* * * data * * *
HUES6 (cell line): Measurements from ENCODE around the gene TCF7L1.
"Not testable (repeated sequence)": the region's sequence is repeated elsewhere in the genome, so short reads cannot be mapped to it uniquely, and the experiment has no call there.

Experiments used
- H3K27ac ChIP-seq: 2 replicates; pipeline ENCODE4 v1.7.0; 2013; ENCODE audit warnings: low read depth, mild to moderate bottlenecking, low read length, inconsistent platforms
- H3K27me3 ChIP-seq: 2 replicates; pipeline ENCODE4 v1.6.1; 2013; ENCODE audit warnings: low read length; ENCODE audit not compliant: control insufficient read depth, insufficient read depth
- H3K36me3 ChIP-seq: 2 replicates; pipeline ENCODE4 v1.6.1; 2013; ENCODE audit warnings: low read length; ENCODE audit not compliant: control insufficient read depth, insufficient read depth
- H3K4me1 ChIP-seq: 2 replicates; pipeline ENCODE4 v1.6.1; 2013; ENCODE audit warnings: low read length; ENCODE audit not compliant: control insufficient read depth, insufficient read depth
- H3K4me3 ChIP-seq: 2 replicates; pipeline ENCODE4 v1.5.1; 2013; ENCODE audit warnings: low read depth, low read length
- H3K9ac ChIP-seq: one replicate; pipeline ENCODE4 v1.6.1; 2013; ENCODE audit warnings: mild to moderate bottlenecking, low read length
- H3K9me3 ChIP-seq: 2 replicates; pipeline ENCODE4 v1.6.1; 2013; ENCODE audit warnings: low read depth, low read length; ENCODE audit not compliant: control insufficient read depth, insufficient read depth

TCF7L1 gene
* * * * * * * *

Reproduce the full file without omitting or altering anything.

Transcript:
HUES6 (cell line): Measurements from ENCODE around the gene TCF7L1.
"Not testable (repeated sequence)": the region's sequence is repeated elsewhere in the genome, so short reads cannot be mapped to it uniquely, and the experiment has no call there.

Experiments used
- H3K27ac ChIP-seq: 2 replicates; pipeline ENCODE4 v1.7.0; 2013; ENCODE audit warnings: low read depth, mild to moderate bottlenecking, low read length, inconsistent platforms
- H3K27me3 ChIP-seq: 2 replicates; pipeline ENCODE4 v1.6.1; 2013; ENCODE audit warnings: low read length; ENCODE audit not compliant: control insufficient read depth, insufficient read depth
- H3K36me3 ChIP-seq: 2 replicates; pipeline ENCODE4 v1.6.1; 2013; ENCODE audit warnings: low read length; ENCODE audit not compliant: control insufficient read depth, insufficient read depth
- H3K4me1 ChIP-seq: 2 replicates; pipeline ENCODE4 v1.6.1; 2013; ENCODE audit warnings: low read length; ENCODE audit not compliant: control insufficient read depth, insufficient read depth
- H3K4me3 ChIP-seq: 2 replicates; pipeline ENCODE4 v1.5.1; 2013; ENCODE audit warnings: low read depth, low read length
- H3K9ac ChIP-seq: one replicate; pipeline ENCODE4 v1.6.1; 2013; ENCODE audit warnings: mild to moderate bottlenecking, low read length
- H3K9me3 ChIP-seq: 2 replicates; pipeline ENCODE4 v1.6.1; 2013; ENCODE audit warnings: low read depth, low read length; ENCODE audit not compliant: control insufficient read depth, insufficient read depth

TCF7L1 gene